June 3, 1998
S. 981 Puts Squeeze on Food Safety
Statement by Public Citizen President Joan Claybrook
Capitol Press Conference
Today we have heard how Senate Bill 981 would delay, weaken, block or allow the repeal of critical safeguards for our nation?s food supply. Our hearts go out to the Dimocks, the Donleys, the McGregors, Cheryl Gombard and all others who have suffered so much because they or a loved one were injured by preventable food-borne illness. We salute your personal heroism in leading the fight for tough food safety rules that will protect other children and families.
We are proud to join S.T.O.P. and all safe food advocates in the campaign to ensure that the Food and Drug Administration requires warning labels in time to protect consumers before this fall?s juice season begins. Parents of young children, pregnant women, seniors and individuals with weakened immune systems have the right to know that unpasteurized juice may contain E.coli or other bacteria, and that they are at risk if they consume it. We also support a hazard control program for juice, parallel to the strong protections USDA established for meat and poultry in 1996.
Who opposes juice warning labels and hazard control programs to protect children? Some representatives of the juice industry — that?s who. Just as the meat industry vigorously opposed strong meat safety standards three years ago. And when the FDA and USDA move to establish future food safety protections — such as a modern hazard control system for fresh produce or measures to rein in the massive overuse of antibiotics by agribusiness — you can be sure industry opponents will be there too.
That?s why we can?t afford the red tape that S. 981 will add to the process. The FDA and USDA should not have one hand tied behind their backs when it comes to food safety.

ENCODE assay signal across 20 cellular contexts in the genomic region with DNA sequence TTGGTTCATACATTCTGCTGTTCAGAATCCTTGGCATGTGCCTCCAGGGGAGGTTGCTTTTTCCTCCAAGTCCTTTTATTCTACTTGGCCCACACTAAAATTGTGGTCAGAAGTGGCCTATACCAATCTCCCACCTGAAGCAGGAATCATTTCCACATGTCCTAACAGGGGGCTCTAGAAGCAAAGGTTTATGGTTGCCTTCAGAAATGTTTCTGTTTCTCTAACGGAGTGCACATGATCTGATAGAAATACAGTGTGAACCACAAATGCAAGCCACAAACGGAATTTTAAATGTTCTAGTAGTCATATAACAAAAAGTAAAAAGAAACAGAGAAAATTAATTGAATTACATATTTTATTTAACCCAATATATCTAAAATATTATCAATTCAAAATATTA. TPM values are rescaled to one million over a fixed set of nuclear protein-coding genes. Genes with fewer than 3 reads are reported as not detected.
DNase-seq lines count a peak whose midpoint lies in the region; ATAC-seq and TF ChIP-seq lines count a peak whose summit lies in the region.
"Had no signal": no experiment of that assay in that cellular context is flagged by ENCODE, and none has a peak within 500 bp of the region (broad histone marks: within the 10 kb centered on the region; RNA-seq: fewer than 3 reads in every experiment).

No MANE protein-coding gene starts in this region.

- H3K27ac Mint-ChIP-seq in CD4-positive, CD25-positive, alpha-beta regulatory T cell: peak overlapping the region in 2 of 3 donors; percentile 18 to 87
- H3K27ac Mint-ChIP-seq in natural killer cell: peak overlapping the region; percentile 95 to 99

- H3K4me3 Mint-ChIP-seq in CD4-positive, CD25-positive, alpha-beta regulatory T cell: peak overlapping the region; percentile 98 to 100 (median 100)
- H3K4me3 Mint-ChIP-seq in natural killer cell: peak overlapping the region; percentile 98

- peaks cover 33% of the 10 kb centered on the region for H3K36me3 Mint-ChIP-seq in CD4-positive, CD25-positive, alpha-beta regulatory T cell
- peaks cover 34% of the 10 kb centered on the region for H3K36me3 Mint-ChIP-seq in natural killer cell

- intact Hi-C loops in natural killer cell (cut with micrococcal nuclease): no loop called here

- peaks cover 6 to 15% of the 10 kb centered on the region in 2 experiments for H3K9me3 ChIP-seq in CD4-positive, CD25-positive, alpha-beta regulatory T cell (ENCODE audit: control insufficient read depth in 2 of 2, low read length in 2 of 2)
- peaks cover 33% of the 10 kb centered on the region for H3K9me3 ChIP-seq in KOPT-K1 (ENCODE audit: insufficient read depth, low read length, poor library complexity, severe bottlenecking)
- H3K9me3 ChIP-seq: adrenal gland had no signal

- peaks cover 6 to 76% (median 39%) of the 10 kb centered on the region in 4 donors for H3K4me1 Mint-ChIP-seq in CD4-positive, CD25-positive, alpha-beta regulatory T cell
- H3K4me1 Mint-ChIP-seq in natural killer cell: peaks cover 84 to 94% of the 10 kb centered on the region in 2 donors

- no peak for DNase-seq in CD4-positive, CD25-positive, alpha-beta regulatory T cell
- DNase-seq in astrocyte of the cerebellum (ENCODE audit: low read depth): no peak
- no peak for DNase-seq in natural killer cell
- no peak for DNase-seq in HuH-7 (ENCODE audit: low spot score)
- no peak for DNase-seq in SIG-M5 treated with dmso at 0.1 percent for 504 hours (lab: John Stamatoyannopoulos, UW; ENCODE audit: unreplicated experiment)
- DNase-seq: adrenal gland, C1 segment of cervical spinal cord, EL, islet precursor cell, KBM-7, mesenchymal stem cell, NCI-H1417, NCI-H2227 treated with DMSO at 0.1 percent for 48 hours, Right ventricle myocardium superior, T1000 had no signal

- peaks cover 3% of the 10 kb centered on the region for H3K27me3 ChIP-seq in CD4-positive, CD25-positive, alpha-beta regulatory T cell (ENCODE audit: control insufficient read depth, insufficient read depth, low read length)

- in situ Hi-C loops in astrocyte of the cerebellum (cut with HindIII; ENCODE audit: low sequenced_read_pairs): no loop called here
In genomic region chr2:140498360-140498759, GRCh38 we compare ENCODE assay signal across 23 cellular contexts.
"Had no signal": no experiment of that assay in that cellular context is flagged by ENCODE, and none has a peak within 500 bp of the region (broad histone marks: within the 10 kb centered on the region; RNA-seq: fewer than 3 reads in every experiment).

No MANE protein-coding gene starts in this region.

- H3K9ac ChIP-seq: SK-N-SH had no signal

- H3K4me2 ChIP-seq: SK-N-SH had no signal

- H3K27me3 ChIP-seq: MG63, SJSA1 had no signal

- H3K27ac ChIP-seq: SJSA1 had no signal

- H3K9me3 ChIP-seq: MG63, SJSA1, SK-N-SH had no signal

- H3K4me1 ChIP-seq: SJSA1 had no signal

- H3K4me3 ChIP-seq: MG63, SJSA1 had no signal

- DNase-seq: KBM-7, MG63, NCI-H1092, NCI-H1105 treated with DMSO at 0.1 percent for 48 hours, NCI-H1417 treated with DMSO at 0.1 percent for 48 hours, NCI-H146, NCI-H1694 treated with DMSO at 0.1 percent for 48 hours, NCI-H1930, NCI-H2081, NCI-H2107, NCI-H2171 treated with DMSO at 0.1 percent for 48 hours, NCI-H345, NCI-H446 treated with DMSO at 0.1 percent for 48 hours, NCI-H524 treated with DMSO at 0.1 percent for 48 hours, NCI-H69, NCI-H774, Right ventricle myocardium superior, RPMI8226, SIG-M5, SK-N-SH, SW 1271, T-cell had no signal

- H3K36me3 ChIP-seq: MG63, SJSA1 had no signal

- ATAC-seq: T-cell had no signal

The damage this bill would do doesn?t stop with food safety. S. 981’s one-size-fits-all Regulatory Obstacle Course could be used to delay or block the Environmental Protection Agency from setting standards to protect the purity of our drinking water. And it would undercut the Occupational Health and Safety Administration?s ability to control tuberculosis in the workplace, or the Consumer Product Safety Commission?s authority to set standards for safe toys or the National Highway Traffic and Safety Administration?s side-impact air bag standard.
S. 981 would also give the tobacco industry tools to delay, weaken or block tough FDA standards to prevent youth smoking. Want to see arrogant HMOs prevented from denying or delaying vital health care? Strong legislation is pending in the Senate and the House. But even if — when — it is passed, the Patients Bill of Rights will have to be implemented by regulation. Once again, S. 981 would give big businesses who say that patients? rights cost too much a second chance to block such critical protections.
In the time remaining in this session, Congress should act on the issues of major importance to the well-being of all Americans: passing tough tobacco legislation, protecting HMO patients? rights and reauthorizing the Superfund program. Majority Leader Lott should not try to pass a bill, S. 981, that could be used as a tool of industry to gut such lofty achievements.
The stories told here today put a human face on the damage S. 981 would do to food safety protections. When we leave here, we?re going to take that message to every Senate office by delivering to each a carton of properly labeled juice, with one request: Don?t let S. 981 put the Squeeze on Food Safety, Environmental Protections, Workplace Safety or Health Care Patients? Rights.